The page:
RIBA Gold Medallist Herman Hertzberger hits out at Patrik Schumacher
Herman Hertzberger’s two-day visit to London saw the RIBA Royal Gold Medallist both decry Patrik Schumacher as a ‘monster maker’, and heartily agree with Zaha’s right-hand man’s point that British architectural education must move away from dystopian speculation.
Speaking at the RIBA, the 79-year old architect called for a more practical approach to architectural education and lamented that ‘architecture had become a varnish on society’.
In response to Schumacher’s piece in last month’s AR, which criticised the RIBA for rewarding dystopian projects removed from reality, Hertzberger seized on the wild disjuncture between Schumacher’s writings and his work.
‘Patrik Schumacher, the man who works for Zaha Hadid Architects? He’s a monster-maker! In Rome, they made the MAXXI museum. There was a very big industrial plant, which they could have transformed into a nice museum, but they have torn it down to make a new monster!’
Since Charles Jencks published The Language of Post-Modern Architects, a whole generation of second-rate architects had been allowed to produce ‘what they wanted’, leading to a lot of poor quality work, Hertzberger argued.
He built on this point in his lecture, given to a packed, and unusually well-heated RIBA lecture hall: ‘You should only make things that work, not just things that are attractive, or funny, or impressive.’ And in a sideswipe against icon culture, he said that ‘Architects try to make the special ordinary. We should do the opposite.’
The octogenarian had a few jibes at his fellow architects, singling out the ‘amazing’stepped building by Bjarke Ingels Group (BIG), before lamenting that the only decent social space was in the car park. Praising Norman Foster’s Hongkong and Shanghai Bank, he quipped that: ‘It proves you only have to make one great building to be considered a great architect!’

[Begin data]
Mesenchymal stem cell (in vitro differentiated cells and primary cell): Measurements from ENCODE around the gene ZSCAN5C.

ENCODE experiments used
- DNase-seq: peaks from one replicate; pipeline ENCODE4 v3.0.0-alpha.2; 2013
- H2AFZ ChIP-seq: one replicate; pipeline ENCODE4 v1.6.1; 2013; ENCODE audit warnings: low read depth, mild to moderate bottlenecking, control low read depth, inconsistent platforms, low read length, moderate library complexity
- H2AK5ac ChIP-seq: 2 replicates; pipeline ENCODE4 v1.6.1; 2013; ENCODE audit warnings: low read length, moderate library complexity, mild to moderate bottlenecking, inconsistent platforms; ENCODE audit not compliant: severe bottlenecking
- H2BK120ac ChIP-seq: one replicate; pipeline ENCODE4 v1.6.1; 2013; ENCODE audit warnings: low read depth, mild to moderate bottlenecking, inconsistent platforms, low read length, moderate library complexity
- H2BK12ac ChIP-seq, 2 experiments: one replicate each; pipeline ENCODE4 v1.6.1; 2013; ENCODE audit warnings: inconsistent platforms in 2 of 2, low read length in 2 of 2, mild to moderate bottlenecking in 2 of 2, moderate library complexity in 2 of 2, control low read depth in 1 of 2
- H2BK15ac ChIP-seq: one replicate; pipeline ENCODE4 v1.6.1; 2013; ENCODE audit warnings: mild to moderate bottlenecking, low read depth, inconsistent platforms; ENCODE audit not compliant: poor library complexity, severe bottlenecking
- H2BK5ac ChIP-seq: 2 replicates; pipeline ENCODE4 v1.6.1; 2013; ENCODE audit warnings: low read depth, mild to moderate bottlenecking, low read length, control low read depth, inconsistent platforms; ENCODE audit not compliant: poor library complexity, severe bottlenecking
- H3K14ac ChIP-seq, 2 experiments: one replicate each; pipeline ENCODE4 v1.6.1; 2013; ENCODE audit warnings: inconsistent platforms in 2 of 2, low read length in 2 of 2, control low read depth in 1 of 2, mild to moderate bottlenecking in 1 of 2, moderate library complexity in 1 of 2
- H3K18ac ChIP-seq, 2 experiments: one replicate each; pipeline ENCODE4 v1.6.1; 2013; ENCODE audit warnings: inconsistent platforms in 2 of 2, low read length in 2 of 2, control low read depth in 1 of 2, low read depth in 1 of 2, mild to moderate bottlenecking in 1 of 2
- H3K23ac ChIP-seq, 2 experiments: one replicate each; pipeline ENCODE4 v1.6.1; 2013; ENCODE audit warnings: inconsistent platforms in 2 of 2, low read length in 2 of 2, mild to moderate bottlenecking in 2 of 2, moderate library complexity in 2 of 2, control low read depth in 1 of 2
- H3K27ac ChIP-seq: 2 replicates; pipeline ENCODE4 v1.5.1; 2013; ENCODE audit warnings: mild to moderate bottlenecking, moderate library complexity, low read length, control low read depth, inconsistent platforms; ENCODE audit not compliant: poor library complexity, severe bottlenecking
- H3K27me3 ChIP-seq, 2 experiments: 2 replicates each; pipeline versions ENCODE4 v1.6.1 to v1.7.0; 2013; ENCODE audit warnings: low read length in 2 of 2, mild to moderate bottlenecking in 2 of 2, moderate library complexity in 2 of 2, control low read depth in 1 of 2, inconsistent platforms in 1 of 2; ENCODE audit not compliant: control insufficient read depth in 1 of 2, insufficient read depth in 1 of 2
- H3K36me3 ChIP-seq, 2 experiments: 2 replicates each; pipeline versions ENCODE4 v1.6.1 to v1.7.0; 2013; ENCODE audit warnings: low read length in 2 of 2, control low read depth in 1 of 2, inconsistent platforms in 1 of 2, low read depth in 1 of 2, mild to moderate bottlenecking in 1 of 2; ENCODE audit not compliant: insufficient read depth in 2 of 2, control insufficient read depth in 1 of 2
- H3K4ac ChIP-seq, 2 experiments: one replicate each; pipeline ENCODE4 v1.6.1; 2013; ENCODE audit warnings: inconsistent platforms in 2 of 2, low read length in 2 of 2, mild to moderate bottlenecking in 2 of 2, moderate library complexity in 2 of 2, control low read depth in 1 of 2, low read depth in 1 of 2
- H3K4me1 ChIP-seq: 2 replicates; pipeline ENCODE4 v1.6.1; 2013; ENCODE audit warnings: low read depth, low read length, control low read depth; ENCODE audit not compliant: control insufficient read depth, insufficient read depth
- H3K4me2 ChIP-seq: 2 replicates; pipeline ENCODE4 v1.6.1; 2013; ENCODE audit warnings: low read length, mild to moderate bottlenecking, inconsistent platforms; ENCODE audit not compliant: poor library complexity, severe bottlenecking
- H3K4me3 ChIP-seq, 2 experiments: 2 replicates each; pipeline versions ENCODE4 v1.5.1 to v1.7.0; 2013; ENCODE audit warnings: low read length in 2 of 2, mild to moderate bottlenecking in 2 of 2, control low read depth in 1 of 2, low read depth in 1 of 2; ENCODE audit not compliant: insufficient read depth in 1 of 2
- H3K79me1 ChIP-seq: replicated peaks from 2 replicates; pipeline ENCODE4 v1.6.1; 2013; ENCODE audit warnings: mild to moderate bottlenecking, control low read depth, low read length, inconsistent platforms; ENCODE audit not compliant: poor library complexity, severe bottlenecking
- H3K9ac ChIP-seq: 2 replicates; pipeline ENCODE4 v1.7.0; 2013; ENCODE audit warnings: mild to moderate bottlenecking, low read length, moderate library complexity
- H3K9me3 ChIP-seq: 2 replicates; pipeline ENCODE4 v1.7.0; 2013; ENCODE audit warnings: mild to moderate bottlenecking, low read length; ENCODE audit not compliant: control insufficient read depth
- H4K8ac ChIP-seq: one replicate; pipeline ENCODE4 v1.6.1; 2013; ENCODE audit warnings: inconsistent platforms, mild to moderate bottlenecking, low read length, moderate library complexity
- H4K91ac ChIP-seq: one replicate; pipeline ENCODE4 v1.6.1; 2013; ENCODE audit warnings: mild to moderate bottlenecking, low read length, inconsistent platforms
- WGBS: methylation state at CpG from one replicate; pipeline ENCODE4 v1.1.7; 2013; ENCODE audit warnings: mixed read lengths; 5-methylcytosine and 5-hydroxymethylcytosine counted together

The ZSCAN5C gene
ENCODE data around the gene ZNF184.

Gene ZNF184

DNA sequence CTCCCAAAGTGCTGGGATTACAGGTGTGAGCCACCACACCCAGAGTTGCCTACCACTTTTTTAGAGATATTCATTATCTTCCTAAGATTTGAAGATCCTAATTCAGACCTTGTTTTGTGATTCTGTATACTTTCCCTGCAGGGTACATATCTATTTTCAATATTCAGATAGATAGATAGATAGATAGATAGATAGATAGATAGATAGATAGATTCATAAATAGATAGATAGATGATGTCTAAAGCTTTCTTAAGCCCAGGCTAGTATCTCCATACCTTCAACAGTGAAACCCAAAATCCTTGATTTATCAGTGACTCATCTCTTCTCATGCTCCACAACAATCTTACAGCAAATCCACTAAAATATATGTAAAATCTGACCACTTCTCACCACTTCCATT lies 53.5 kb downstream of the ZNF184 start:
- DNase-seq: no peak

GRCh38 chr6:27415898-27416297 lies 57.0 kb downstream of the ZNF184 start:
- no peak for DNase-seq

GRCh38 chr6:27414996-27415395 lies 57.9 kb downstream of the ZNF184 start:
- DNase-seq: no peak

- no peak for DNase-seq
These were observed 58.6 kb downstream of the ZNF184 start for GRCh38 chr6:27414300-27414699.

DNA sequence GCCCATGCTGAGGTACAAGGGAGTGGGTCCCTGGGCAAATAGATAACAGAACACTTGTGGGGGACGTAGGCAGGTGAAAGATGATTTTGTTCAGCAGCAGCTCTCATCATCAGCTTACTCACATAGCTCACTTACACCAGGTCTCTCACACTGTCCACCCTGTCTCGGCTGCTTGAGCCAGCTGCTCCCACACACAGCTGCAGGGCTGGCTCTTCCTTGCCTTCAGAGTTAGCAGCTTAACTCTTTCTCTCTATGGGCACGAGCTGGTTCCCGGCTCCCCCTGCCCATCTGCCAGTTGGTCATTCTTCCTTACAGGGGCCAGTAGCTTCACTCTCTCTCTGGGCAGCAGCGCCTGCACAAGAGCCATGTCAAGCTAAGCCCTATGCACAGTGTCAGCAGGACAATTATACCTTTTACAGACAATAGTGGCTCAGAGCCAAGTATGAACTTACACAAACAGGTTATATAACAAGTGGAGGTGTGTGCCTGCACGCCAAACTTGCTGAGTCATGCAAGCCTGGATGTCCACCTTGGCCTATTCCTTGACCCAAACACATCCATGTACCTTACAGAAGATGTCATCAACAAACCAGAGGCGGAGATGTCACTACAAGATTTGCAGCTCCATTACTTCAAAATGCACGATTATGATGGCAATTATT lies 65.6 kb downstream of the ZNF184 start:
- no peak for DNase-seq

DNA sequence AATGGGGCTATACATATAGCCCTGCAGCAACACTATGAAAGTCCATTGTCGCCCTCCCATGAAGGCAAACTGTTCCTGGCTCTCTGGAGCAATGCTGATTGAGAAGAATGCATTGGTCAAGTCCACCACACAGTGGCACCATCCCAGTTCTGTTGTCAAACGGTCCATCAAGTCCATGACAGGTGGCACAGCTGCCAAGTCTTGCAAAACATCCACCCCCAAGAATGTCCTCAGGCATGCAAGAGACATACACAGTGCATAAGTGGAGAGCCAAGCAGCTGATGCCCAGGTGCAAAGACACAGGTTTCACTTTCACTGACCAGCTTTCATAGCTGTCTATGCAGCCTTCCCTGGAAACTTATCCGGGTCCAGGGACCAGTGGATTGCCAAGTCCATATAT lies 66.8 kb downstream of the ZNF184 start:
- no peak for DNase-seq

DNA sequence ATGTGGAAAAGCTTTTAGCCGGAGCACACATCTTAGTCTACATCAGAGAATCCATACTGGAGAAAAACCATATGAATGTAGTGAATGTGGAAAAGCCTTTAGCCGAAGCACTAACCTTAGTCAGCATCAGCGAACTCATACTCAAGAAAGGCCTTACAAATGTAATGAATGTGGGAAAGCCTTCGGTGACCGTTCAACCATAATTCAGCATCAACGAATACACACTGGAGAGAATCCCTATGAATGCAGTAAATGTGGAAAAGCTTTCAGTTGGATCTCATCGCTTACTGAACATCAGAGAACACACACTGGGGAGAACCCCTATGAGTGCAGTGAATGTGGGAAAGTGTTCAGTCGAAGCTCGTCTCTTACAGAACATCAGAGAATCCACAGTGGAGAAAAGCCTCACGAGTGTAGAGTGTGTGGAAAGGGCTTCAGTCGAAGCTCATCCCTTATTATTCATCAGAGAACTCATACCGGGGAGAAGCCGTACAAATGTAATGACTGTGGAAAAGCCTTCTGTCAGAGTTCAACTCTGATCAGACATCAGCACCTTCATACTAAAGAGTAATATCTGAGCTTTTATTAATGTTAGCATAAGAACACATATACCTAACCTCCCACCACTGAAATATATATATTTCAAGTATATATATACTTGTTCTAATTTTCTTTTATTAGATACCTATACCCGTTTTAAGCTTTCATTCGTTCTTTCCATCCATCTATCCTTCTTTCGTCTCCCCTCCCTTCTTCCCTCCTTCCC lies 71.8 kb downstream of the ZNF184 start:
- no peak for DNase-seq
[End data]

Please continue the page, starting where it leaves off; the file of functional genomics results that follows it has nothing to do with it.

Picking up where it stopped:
Hertzberger also revealed that his classic Centraal Beheer building is currently being assessed for possible change of use to a school. ‘I would be delighted if that was the case. I would love it if my Centraal Beheer was turned into a school in my lifetime.
That would be the proof that it is possible to make a building that is generic but not dull.’ Architects, Hertzberger said, must ‘become experts in daily life’. Observation of life was crucial and must underpin all architects’ systems, he said. ‘Too many architects have no idea of what people are – they see them as dangerous animals that they have to deal with.’
When it came to the President’s Medals crit the day after, Hertzberger − although polite − seemed more sympathetic to Schumacher’s point that the Medallist projects’ reliance on ‘improbable narratives with intended symbolic message’ was something of a dead end.
Presented with the Robots of Brixton project, he seemed exasperated: ‘I’m an old-fashioned guy. I don’t want to change the world any more but I don’t want to see it get any worse. Use your talent to save the world!’
Writing in the AR in December, William JR Curtis speculated that in giving Hertzberger the medal, perhaps ‘the jury wished to signal a reaction against the bling bling narcissism and excessive gestures of recent years?’ Maybe a touch of Dutch practicality will hang around in Portland Place.
After the pronouncements of this unlikely Hertzberger/Schumacher alliance, perhaps next year, the President’s Medals jury will catch up with the mood of their Gold Medal equivalents.
Photography: Aviodrome Luchtfotografie